The lack of federal regulation for compounding pharmacies led to people dying from meningitis, which was caused by a tainted drug from a compounding pharmacy in Massachusetts.
Compounding pharmacies, which mix or alter ingredients to create customized medicines for a specific patient, are rarely tested, unless someone is harmed or a complaint is filed, reports the New York Times.
A year ago, the Food and Drug Administration (FDA) worried that compounding pharmacies across the country might be selling substandard drugs.
However, when the FDA asked for samples to test from compounding phramacies, the International Academy of Compounding Pharmacists, a lobbying group for pharmacies, taught pharmacies how to sidestep FDA requests.
The New York Times reports:
In an e-mail to members, the International Academy of Compounding Pharmacists suggested that they respond to any request for samples by saying: “We do not compound or distribute ‘samples’ of any of our prescription medications to anyone.” And if a compounded drug was on the premises, the trade group added, a pharmacist should say it was awaiting pickup by a patient.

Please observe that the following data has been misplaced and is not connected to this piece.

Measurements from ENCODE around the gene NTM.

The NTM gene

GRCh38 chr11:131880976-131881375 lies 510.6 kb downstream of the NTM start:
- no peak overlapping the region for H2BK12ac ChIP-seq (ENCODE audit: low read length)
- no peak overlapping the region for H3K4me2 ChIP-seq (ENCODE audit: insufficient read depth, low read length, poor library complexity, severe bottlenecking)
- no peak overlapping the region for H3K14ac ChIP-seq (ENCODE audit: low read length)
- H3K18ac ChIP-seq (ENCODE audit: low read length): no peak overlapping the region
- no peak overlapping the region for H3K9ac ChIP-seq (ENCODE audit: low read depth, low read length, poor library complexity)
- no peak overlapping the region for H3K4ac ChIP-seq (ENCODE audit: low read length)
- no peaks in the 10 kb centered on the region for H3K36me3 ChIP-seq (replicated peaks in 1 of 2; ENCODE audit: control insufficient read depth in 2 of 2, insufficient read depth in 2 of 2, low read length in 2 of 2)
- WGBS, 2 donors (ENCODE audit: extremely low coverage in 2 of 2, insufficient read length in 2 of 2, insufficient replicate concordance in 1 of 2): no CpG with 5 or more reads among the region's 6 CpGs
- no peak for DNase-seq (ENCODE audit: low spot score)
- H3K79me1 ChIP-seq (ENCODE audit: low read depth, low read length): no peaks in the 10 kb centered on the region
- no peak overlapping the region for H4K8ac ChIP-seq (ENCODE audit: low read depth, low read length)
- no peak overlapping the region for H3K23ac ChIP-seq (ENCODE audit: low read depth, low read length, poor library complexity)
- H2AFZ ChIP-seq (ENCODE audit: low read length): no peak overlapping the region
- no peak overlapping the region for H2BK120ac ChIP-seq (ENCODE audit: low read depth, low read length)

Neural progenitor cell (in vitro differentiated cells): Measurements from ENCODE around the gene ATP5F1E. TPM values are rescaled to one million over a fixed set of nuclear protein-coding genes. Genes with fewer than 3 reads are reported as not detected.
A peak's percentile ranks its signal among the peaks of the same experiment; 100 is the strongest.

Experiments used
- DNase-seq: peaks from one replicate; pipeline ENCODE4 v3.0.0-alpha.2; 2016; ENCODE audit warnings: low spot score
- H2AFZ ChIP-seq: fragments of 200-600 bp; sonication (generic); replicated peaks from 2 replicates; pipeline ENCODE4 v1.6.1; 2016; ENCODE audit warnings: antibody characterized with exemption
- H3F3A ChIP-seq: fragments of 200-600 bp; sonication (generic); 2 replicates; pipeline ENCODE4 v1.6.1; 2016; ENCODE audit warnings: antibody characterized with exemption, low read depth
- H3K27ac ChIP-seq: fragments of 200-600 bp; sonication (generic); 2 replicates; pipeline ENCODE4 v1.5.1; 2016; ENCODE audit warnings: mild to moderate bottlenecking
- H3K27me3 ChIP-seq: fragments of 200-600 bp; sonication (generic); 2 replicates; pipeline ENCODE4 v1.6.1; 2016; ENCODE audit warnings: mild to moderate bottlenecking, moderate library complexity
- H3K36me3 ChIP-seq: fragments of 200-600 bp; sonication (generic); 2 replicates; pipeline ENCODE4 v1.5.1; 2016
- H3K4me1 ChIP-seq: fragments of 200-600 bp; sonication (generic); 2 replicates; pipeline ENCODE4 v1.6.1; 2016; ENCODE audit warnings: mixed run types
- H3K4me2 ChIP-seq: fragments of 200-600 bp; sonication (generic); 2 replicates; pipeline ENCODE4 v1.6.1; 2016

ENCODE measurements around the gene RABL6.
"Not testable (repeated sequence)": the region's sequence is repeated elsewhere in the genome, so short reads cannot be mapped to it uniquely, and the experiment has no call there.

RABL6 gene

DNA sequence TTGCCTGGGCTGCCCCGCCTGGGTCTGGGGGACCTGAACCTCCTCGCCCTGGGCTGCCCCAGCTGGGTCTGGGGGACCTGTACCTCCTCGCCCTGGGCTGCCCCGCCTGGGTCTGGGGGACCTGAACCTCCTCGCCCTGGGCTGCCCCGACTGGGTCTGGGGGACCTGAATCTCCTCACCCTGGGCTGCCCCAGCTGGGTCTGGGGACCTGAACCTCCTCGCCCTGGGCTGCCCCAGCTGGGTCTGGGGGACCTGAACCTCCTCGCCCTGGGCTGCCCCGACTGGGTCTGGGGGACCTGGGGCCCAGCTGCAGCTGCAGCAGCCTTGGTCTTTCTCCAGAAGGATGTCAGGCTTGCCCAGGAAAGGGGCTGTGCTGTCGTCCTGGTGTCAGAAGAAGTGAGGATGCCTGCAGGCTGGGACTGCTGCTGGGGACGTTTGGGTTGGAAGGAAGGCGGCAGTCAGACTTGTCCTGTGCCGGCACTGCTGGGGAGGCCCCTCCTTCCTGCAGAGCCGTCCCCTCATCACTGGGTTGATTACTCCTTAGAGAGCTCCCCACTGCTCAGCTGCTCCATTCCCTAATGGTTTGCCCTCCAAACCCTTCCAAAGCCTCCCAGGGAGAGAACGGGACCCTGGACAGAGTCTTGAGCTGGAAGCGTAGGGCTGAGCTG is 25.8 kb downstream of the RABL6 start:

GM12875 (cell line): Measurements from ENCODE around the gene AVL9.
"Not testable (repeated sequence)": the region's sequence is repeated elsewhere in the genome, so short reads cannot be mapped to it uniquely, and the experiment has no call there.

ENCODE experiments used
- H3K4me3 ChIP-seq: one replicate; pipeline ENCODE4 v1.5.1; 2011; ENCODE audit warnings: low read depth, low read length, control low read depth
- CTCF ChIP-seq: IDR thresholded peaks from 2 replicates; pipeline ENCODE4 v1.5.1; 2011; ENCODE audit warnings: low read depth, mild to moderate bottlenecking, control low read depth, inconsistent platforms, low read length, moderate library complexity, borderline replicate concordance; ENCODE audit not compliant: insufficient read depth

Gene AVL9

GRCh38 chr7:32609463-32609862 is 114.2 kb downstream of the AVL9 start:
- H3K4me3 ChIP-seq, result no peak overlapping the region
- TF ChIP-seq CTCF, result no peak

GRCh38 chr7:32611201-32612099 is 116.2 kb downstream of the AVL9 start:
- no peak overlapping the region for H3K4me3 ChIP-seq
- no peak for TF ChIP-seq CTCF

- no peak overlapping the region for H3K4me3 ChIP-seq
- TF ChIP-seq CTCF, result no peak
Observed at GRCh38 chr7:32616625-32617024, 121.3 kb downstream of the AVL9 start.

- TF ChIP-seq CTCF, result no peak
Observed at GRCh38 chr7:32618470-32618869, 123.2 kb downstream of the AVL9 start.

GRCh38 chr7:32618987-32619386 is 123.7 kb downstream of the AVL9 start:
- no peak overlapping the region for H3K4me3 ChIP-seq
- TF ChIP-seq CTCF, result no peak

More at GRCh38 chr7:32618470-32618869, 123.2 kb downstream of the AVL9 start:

CNN's Anderson Cooper recently reported on Sarah Sellers, who worked at a compounding pharmacy and testified on the unclean conditions back in 2003.
Sellers went on to work for the FDA to clean things up, but found that the FDA wasn't interested in publishing guidelines for compounding pharmacies due to political pressure and political money donated from the International Academy of Compounding Pharmacists (video below).